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The Five Most Important Non-Verbal Communications Tactics For The Workplace

By Darlene Price, author of “Well Said!: Presentations and Conversations That Get Results

Do the top leaders and successful managers use specific non-verbal communications skills and tactics to maximize on-the-job performance & professional success? You bet they do!

Studies show that nonverbal communication carries between 65-93% more impact than the actual words spoken, especially when the message involves emotional meaning and attitudes.

These nonverbal cues include facial expressions, eye contact, gestures, posture, body movement, tones of voice, dress, grooming, touch, and even your environment–wordless signals that speak volumes.

You cannot avoid sending nonverbal messages to others, however you can train yourself to send the right ones.

Here are my top five non-verbal communications tactics for achieving maximum performance in the workplace:

1. Look ‘em dead in the eye.

When speaking to others, ideally look directly into their eyes at least two to three seconds before looking away or moving to the next person. Glancing at someone for one second or less is known as ‘eye-dart’ and conveys insecurity, anxiety or evasion. Smile with your eyes.

2. Keep your cool even in the face of monumental stupidity!

Because your facial expressions are closely tied to emotion, they are often involuntary and unconscious. For example, in a meeting with your boss, he or she may say something to make you angry. However, a pensive scowl, rolling eyes, and pursed lips may not help matters. If instead you want to convey a positive collaborative attitude, choose to hold a slight smile, nod occasionally, raise your eyebrows to show interest, and maintain good eye contact.

3. Pay attention not just to what people are saying, but how they are saying it.

Separate the emotion from the actual words being used. Focus and seek to understand the nonverbal elements of your voice and how others are talking include the tone, pacing, pausing, volume, inflection, pitch and articulation. Try recording your side of several conversations throughout the day. Listen to the recordings and identify what emotions and attitudes your voice tone communicates.

4. Dress appropriately for the occasion!

Make sure your clothing fits the situation. Make sure ‘business casual’ is not ‘business careless.’ Choose high quality, well-tailored garments that convey professionalism. Depending on your corporate culture, wear a business suit or at least a jacket for important meetings and presentations, especially with senior leaders and customers. Avoid showy accessories, busy patterns, and tight or revealing garments. If career advancement is your goal, convey a polished professional presence in the workplace. Dress for the job you want, not the job you have.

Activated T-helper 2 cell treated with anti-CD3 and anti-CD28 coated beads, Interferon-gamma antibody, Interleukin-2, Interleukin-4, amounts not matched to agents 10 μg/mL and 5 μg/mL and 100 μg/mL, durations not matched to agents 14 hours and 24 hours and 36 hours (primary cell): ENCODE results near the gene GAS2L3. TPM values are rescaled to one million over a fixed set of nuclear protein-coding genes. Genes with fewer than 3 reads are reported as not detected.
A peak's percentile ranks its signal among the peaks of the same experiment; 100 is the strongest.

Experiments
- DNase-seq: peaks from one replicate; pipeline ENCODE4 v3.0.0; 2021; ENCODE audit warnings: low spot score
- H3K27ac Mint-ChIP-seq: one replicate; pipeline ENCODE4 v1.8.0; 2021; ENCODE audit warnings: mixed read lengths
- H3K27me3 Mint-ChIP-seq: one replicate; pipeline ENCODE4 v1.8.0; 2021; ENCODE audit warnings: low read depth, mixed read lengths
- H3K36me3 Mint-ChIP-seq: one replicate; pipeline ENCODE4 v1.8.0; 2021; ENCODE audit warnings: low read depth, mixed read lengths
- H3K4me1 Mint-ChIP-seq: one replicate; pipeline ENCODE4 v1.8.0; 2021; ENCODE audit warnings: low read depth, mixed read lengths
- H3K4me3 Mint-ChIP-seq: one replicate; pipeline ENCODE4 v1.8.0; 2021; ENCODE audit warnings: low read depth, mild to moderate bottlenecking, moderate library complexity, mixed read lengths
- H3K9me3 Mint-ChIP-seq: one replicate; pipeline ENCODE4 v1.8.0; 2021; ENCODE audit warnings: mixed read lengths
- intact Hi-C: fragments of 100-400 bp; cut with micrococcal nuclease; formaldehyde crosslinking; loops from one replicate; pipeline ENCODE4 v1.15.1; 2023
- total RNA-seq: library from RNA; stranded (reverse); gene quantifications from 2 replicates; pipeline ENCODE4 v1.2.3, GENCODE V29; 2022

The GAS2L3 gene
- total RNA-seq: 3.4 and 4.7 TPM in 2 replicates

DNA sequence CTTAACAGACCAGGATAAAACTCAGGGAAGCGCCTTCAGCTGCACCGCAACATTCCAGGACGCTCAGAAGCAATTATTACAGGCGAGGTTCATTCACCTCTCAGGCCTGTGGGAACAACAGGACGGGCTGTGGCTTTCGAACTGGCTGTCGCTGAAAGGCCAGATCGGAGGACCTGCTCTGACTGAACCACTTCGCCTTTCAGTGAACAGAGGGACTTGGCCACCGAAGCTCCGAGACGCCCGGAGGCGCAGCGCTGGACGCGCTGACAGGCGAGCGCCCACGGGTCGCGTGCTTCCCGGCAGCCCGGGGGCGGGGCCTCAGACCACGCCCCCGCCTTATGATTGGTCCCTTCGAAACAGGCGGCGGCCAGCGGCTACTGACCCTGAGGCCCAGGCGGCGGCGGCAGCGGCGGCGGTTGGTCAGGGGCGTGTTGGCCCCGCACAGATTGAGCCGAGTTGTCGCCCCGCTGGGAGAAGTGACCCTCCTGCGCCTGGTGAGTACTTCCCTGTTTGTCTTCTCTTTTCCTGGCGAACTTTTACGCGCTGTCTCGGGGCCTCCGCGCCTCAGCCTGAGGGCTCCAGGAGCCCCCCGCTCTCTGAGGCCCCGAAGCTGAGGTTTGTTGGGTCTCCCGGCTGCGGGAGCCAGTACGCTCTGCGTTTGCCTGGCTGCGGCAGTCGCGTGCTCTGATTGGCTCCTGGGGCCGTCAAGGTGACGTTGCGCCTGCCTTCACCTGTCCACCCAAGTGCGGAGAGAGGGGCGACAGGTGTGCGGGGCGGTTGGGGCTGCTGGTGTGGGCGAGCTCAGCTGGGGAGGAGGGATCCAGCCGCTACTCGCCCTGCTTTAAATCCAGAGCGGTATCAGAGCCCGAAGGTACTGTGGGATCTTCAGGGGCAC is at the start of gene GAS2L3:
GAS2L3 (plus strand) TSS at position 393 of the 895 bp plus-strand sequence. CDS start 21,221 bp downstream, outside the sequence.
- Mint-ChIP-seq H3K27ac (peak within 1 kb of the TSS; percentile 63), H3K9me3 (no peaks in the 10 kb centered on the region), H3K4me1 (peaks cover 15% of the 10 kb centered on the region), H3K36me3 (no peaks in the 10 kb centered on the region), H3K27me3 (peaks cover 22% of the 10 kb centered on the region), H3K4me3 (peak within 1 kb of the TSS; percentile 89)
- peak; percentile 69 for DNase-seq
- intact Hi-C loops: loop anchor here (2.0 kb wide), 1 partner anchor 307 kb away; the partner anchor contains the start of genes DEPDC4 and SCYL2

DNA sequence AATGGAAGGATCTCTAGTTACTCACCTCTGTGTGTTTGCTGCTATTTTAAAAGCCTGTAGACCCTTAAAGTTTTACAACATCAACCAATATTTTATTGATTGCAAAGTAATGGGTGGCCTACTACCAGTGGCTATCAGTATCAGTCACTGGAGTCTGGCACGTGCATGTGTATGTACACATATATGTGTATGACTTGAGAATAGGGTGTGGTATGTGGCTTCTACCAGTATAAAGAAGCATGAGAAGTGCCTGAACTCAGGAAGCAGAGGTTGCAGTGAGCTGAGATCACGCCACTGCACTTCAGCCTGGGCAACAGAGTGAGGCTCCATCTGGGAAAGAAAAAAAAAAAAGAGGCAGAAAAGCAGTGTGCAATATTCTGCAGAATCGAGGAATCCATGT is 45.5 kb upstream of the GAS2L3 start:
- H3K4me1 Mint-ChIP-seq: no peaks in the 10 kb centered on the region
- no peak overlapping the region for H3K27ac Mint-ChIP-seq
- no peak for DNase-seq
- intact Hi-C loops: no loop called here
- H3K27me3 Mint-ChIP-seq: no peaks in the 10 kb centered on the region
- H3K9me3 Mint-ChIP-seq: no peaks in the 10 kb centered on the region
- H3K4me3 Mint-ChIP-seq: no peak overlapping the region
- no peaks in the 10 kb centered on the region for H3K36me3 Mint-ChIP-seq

5. Turn All Your Electronics Off!

Turn your smart phone, notebook, laptop, iPhone, iPad and even your iPod off! Don’t be the one who causes a distraction! Don’t check email, look at your phone, send a text, check the scores, or disengage in any way. Stay focused and attentive using open body language. Square your shoulders and point your toes directly toward the people you are meeting with. Lean into the conversation, focusing your eyes, ears and all your energy on them.

To ensure your colleagues and key stakeholders receive the maximum value you bring to the table, be sure to send the nonverbal cues that convey confidence, credibility and professionalism.


Darlene Price is president and founder of Well Said, Inc., a training and consulting firm specializing in high-impact presentations and effective communication. Darlene recently authored “Well Said!: Presentations and Conversations That Get Results“. She’s also written over 20 training manuals and co-authored a book with Stephen Covey and Brian Tracy entitled “Speaking of Success: World Class Experts Share Their Secrets“.





This is an article contributed to Young Upstarts and published or republished here with permission. All rights of this work belong to the authors named in the article above.

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